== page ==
It’s very important that health care and congregate settings make every effort to provide safe and palatable gluten-free food service.  This guide lays out all you need to know.

The Team Who Works Together to Support Gluten-free Food Service

  • Patient/Resident/Family or Substitute Decision Maker. 
  • Nutrition/Food Service Manager/Supervisor
  • Registered dietitian/Diet technician
  • Cook/Chef
  • Food Service Worker
  • Nursing Staff
  • Personal Support Worker 


Patient/Resident/Family or Substitute Decision Maker

  • The patient/resident or close family are the best source of information regarding food preferences, foods they can and cannot tolerate and health conditions which impact food consumption; their input is critical to patient satisfaction and optimizing health.
  • A new admission on a gluten-free diet should always be assessed by the Registered Dietitian as soon as possible.
  • If the Registered Dietitian is not available on or shortly after admission, someone from Nutrition/ Food Services should visit the patient as soon as possible to obtain food preferences until the Registered Dietitian is available.

Nutrition/Food Service Manager with the Support of Supervisors

  • Modify menus and utilize gluten-free products that are good tasting, nutritious and which provide variety.
  • Create processes to monitor food service to ensure the medical and quality of life needs of gluten-free patients/residents are met.
  • Put in place protocols for ingredient or product substitutions and ensure they are followed.
  • Ensure all foodservice staff are trained in gluten-free food handling both in the kitchen and in dining rooms / service areas if applicable.

Registered Dietitian/Diet Technicians

  • Meet with the patient/resident on admission to obtain a diet history to understand what food items they prefer and/or usually eat.
  • Review gluten-free menu for nutritional adequacy and provide support for menu planning and staff education.
  • Communicate patient/resident nutrition care plans with the diet office / food service staff as needed.
  • Follow up to ensure patient/resident needs are being met and adjust care plan as necessary.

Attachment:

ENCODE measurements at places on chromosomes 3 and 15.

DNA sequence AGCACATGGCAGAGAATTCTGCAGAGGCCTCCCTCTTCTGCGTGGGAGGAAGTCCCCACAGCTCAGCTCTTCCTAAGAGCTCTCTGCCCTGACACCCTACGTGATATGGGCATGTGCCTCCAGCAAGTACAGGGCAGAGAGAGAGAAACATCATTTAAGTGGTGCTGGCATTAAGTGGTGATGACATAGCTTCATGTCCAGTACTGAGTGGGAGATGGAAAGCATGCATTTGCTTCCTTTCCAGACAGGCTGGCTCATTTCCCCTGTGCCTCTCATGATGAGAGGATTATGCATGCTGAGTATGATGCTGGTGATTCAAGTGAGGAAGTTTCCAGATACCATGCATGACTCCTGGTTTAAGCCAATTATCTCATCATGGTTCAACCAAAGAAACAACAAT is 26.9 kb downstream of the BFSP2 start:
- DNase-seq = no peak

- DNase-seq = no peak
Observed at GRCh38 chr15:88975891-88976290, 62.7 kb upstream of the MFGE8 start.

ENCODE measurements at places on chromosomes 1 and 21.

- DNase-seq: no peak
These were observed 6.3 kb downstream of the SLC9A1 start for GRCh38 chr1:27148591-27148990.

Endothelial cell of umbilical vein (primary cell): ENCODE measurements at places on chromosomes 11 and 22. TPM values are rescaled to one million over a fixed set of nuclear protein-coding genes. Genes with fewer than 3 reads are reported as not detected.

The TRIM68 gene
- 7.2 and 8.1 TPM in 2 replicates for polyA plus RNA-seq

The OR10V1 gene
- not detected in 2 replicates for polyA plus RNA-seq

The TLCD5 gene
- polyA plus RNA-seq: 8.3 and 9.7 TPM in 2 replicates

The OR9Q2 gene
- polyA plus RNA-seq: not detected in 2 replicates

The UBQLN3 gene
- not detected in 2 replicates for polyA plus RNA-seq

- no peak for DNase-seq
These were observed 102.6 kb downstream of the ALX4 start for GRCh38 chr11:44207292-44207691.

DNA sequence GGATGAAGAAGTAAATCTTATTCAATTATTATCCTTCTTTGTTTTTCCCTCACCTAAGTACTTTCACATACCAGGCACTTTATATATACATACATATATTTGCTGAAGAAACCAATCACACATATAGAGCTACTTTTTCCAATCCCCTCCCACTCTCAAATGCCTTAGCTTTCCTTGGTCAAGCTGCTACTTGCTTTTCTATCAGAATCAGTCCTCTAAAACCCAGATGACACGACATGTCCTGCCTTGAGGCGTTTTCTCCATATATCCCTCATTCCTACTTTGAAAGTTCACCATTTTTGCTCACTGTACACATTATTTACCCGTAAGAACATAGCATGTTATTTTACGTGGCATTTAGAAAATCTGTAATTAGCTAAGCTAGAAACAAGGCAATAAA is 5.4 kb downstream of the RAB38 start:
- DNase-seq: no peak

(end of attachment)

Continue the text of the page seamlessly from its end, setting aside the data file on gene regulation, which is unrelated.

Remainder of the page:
• Follow best practice for storage and preparation to prevent cross-contamination and ensure menu items are truly gluten-free.
  • Follow standard recipes and participate in recipe development to improve quality and variety where applicable.

Food Service Workers

  • Learn how to identify gluten-containing foods and gluten-free foods correctly with the support of the Nutrition/Food Service leadership team and the Registered Dietitian.
  • If in doubt always ask.
  • Use best practice procedures to avoid cross-contamination.
  • Report patient/resident comments and feedback about gluten-free service to Food Service leadership.

Nursing Staff

  • Document the need for a gluten-free diet in the medical record and care plan.
  • Do not provide gluten-containing foods e.g., regular cookies, other baked goods, snacks to patients requiring gluten-free food.
  • Communicate feedback from the patient/resident/family to the Registered Dietitian / Diet Office or Nutrition/Food Service leadership team as appropriate.

Personal Support Worker

  • Learn how to identify gluten-containing and gluten-free foods correctly with the support of the Nutrition/Food Service leadership team and the Registered Dietitian.
  • If in doubt always ask.
  • Share resident comments and feedback with the Nutrition/Food Service leadership team.
  • Ensure patient/resident’s chart notes include any concerns regarding gluten-free meal service.

Gluten Free Food Service – Planning

Developing or Customizing a Gluten-Free Menu

Eliminate all wheat, barley and rye and their derivatives i.e. an ingredient/food made from these sources. Identify sources of these gluten-containing grains in the table Appendix A

  • Regular oats are not allowed; however, specially produced oats labelled “gluten free” are allowed.
  • Remember “wheat free” doesn’t always mean “gluten free” – the product could contain barley, rye or regular oats.